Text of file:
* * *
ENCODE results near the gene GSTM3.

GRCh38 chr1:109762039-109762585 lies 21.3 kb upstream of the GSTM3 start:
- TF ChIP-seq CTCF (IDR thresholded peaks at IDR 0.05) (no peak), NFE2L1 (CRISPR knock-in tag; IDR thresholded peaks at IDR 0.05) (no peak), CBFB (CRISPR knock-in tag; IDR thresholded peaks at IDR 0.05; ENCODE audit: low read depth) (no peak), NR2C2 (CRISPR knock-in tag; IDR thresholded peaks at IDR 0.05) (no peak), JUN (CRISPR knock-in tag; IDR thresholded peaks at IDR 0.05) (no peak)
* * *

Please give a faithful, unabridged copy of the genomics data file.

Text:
ENCODE results near the gene GSTM3.

GRCh38 chr1:109762039-109762585 lies 21.3 kb upstream of the GSTM3 start:
- TF ChIP-seq CTCF (IDR thresholded peaks at IDR 0.05) (no peak), NFE2L1 (CRISPR knock-in tag; IDR thresholded peaks at IDR 0.05) (no peak), CBFB (CRISPR knock-in tag; IDR thresholded peaks at IDR 0.05; ENCODE audit: low read depth) (no peak), NR2C2 (CRISPR knock-in tag; IDR thresholded peaks at IDR 0.05) (no peak), JUN (CRISPR knock-in tag; IDR thresholded peaks at IDR 0.05) (no peak)